The gas hydrogen sulfide smells like rotten eggs, and it is also poisonous in high quantities. It is produced throughout the body, and the exact role of it is unknown. However, scientists from the Nippon Dental University in the laboratory of Ken Yaegaki have shown that small quantities of this gas can induce particular adult stem cells to differentiate into liver cells.
Human teeth contain several stem cell populations, and one of these, the dental pulp stem cells, can make liver cells with remarkable efficiency. Dental pulp is composed of connective tissue and cells and dental pulp stem cells can be obtained from teeth after extraction.
Human tooth pulp stem cells contain a subpopulation that possesses a particular cell surface molecule called “CD117,” which is also known as the mast/stem cell growth factor receptor. Those cells with this surface protein were isolated from the rest of the stem cells. They then grew these stem cells in culture, and transferred them to a culture medium that contained a basic nutrient medium (Dulbecco’s modified Eagle’s medium for those who might be interested) and added to that medium, insulin, an iron-binding protein called transferrin, and two growth factors (embryotrophic factor and hepatocyte growth factor) for five days. Then they transferred the cells to another medium that was similar to the previous medium, but also had a cytokine called “oncostatin” and a steroid drug called dexamethasone for 15 days. The atmosphere for these cells included either 5% carbon dioxide, and no or a small amount of hydrogen sulfide (0.05 ng ml−1).
After growing cells under these conditions, those cells that had been grown in the presence of hydrogen sulfide were more liver-like when it came to their biochemistry. Liver cells store large amounts of sugar in the form of glycogen, produce a waste product called urea as a result of a pathway called the urea cycle, and make a large cadre of enzymes and proteins that are specific to the liver. In almost every case, the cells grown in the presence of hydrogen sulfide made more liver-specific proteins than those grown without hydrogen sulfide. The production of urea and glycogen were also increased, and glycogen storage was about five times greater in the hydrogen sulfide-treated group than in the control. especially glycogen which was approximately five times greater compared to the control (p < 0.01). As a result of these experiments, the research group concluded that physiological concentrations of hydrogen sulfide increase the ability of human tooth pulp stem cells to undergo differentiation into liver cells.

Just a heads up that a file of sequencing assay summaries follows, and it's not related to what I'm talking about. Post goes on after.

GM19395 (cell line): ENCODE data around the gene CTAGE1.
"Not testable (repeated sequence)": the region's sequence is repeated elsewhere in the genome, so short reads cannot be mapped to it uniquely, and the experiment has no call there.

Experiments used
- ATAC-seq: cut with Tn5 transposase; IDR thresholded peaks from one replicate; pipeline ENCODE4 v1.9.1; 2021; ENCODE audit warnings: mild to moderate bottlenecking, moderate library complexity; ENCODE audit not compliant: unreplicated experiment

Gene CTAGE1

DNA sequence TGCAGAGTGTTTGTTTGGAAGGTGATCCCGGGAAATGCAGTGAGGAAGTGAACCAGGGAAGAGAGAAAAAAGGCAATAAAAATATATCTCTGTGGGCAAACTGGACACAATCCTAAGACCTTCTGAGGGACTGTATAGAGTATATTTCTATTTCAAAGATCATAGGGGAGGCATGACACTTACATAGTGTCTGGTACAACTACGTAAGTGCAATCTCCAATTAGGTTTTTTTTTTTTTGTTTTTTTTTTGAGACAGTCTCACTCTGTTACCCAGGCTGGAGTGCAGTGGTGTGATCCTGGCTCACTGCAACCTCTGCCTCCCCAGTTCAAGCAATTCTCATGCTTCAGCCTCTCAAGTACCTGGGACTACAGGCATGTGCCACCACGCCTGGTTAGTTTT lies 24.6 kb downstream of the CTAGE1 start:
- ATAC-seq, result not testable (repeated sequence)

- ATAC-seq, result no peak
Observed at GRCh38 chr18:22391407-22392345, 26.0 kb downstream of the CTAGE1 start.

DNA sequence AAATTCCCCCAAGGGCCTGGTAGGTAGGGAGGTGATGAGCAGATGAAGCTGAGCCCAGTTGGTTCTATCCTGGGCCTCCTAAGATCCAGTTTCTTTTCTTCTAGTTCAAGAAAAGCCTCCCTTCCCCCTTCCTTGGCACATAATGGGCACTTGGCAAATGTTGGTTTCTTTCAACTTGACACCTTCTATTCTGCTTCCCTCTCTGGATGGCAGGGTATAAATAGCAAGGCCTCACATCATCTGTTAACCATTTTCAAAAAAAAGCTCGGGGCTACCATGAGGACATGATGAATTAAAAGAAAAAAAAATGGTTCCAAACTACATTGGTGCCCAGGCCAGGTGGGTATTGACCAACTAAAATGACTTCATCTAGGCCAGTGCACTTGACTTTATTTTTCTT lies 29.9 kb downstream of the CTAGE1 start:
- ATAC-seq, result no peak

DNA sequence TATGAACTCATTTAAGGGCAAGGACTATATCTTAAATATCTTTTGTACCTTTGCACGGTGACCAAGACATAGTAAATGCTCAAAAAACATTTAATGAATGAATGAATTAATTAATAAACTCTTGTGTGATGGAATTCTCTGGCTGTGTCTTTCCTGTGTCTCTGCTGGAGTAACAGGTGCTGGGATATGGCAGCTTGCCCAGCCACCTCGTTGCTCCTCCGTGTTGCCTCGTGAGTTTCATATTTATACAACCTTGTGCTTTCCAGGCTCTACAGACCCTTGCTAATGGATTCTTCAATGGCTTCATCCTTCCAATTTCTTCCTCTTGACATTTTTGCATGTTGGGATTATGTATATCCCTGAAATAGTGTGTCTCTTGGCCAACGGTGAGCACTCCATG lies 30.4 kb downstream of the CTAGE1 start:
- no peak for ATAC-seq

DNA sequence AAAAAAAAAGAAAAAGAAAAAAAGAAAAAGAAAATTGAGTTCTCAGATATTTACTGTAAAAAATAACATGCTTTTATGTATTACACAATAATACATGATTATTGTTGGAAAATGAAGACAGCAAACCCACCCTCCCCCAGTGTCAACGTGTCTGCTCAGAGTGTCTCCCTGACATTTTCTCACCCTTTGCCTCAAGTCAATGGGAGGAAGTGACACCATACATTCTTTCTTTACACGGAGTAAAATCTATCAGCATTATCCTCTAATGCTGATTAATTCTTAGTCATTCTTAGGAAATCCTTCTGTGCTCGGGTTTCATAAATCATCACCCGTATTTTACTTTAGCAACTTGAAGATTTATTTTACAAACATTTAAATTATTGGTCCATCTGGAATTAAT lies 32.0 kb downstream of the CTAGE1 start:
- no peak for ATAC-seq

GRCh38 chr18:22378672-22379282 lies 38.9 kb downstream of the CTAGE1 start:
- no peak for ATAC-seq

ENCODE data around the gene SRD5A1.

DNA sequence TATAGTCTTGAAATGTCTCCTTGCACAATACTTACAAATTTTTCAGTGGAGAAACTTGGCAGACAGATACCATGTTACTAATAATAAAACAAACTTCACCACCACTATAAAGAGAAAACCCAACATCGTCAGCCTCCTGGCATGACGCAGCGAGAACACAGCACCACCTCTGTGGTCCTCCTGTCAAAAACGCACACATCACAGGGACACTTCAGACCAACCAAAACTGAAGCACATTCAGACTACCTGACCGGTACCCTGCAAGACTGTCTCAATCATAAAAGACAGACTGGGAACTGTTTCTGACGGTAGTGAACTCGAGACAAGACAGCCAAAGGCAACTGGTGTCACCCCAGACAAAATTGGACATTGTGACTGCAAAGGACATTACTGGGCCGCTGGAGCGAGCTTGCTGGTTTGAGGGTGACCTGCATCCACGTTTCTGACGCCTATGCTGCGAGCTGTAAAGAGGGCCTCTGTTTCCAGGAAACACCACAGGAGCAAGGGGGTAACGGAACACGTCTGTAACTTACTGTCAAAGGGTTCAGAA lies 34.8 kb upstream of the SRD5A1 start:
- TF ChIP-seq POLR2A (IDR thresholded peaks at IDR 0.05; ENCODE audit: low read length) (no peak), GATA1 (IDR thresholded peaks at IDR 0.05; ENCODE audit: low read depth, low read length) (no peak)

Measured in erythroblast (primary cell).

Yaegaki commented, “Until now, nobody has produced the protocol to regenerate such a large number of hepatic (liver) cells for human transplantations. Compared to the traditional method of using fetal bovine serum to produce the cells, our method is productive and, most importantly, safe.” Yaegaki continued: “Moreover, these facts suggest that patients undergoing transplantation with the hepatic cells may have no possibility of developing teratomas or cancers, as can be the case when using bone marrow stem cells.”
Clearly, dental stem cells are from a tissue that is normally thrown out. This new life for exfoliated teeth might provide a new role for these tooth-bound stem cells, and might also provide a new way to treat those with devastating liver diseases. For example, systemic lupus erythematosis can decimate the patient’s liver, and without a transplant, the patient might die. Adaptation of this protocol might drive other adult stem cell populations to produce liver cells for therapeutic purposes. The potential is certainly great.